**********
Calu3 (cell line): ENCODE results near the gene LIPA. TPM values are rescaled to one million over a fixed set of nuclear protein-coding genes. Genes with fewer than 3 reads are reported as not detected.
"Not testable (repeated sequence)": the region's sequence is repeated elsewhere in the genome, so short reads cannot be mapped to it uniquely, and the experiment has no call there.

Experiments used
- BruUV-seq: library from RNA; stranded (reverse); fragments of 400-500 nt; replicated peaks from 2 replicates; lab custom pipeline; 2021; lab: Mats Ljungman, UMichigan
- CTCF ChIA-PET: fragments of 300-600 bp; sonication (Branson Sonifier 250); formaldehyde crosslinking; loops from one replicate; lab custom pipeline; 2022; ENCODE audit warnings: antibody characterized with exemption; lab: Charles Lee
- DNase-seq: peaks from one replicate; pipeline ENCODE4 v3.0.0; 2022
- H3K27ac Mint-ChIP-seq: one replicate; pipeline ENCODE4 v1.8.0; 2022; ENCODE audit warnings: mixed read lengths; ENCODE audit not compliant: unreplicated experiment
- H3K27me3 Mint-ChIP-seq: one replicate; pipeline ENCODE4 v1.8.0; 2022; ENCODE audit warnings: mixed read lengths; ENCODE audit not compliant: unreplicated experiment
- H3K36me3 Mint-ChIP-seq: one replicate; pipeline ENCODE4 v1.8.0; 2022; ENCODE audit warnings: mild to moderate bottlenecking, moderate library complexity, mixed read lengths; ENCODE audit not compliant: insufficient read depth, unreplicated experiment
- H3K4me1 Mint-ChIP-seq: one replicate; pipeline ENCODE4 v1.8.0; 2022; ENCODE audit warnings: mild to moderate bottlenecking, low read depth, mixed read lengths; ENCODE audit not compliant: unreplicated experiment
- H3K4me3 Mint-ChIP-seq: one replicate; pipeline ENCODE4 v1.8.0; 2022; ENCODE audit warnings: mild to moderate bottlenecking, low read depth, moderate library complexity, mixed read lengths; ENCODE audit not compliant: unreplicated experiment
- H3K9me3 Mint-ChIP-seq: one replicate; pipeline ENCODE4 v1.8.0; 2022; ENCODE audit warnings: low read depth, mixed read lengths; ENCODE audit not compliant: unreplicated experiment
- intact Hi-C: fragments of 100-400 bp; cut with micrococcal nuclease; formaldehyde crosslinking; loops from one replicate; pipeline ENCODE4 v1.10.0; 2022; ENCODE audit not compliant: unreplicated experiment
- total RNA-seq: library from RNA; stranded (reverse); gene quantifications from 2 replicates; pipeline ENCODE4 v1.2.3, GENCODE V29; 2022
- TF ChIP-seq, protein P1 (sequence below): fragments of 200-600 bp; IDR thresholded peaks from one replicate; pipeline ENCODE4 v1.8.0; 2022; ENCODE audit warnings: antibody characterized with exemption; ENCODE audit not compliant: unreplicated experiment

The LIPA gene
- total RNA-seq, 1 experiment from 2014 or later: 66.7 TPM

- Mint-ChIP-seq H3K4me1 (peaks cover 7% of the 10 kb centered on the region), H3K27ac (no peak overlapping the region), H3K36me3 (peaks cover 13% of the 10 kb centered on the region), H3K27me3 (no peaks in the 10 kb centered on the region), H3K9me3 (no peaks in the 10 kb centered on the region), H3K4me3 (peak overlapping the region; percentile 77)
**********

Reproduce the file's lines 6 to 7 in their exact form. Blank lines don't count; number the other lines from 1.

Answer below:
- DNase-seq: peaks from one replicate; pipeline ENCODE4 v3.0.0; 2022
- H3K27ac Mint-ChIP-seq: one replicate; pipeline ENCODE4 v1.8.0; 2022; ENCODE audit warnings: mixed read lengths; ENCODE audit not compliant: unreplicated experiment